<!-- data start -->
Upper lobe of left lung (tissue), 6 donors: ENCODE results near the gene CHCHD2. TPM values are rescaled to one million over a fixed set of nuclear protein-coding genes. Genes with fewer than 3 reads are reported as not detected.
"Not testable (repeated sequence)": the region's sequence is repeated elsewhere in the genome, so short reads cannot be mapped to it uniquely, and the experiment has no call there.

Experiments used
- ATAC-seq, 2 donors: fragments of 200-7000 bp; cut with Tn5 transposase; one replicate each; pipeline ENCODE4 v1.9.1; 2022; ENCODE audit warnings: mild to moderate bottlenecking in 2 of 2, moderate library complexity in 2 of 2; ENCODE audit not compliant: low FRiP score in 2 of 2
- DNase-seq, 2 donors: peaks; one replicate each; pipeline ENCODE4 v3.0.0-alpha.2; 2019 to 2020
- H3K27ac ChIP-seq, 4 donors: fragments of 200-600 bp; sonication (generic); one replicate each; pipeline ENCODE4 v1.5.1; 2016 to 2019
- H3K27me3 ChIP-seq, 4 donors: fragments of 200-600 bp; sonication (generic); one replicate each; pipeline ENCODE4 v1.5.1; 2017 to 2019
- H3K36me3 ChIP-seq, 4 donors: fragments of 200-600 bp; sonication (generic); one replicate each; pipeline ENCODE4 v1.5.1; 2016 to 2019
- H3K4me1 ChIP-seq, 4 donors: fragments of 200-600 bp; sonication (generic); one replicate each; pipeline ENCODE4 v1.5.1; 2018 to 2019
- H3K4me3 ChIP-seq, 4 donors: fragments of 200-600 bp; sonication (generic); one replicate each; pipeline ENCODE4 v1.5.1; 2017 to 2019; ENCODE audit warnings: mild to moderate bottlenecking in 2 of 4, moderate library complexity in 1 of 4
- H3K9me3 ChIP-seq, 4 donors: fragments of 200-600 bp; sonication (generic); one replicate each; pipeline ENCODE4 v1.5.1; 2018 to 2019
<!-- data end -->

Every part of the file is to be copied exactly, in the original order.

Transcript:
Upper lobe of left lung (tissue), 6 donors: ENCODE results near the gene CHCHD2. TPM values are rescaled to one million over a fixed set of nuclear protein-coding genes. Genes with fewer than 3 reads are reported as not detected.
"Not testable (repeated sequence)": the region's sequence is repeated elsewhere in the genome, so short reads cannot be mapped to it uniquely, and the experiment has no call there.

Experiments used
- ATAC-seq, 2 donors: fragments of 200-7000 bp; cut with Tn5 transposase; one replicate each; pipeline ENCODE4 v1.9.1; 2022; ENCODE audit warnings: mild to moderate bottlenecking in 2 of 2, moderate library complexity in 2 of 2; ENCODE audit not compliant: low FRiP score in 2 of 2
- DNase-seq, 2 donors: peaks; one replicate each; pipeline ENCODE4 v3.0.0-alpha.2; 2019 to 2020
- H3K27ac ChIP-seq, 4 donors: fragments of 200-600 bp; sonication (generic); one replicate each; pipeline ENCODE4 v1.5.1; 2016 to 2019
- H3K27me3 ChIP-seq, 4 donors: fragments of 200-600 bp; sonication (generic); one replicate each; pipeline ENCODE4 v1.5.1; 2017 to 2019
- H3K36me3 ChIP-seq, 4 donors: fragments of 200-600 bp; sonication (generic); one replicate each; pipeline ENCODE4 v1.5.1; 2016 to 2019
- H3K4me1 ChIP-seq, 4 donors: fragments of 200-600 bp; sonication (generic); one replicate each; pipeline ENCODE4 v1.5.1; 2018 to 2019
- H3K4me3 ChIP-seq, 4 donors: fragments of 200-600 bp; sonication (generic); one replicate each; pipeline ENCODE4 v1.5.1; 2017 to 2019; ENCODE audit warnings: mild to moderate bottlenecking in 2 of 4, moderate library complexity in 1 of 4
- H3K9me3 ChIP-seq, 4 donors: fragments of 200-600 bp; sonication (generic); one replicate each; pipeline ENCODE4 v1.5.1; 2018 to 2019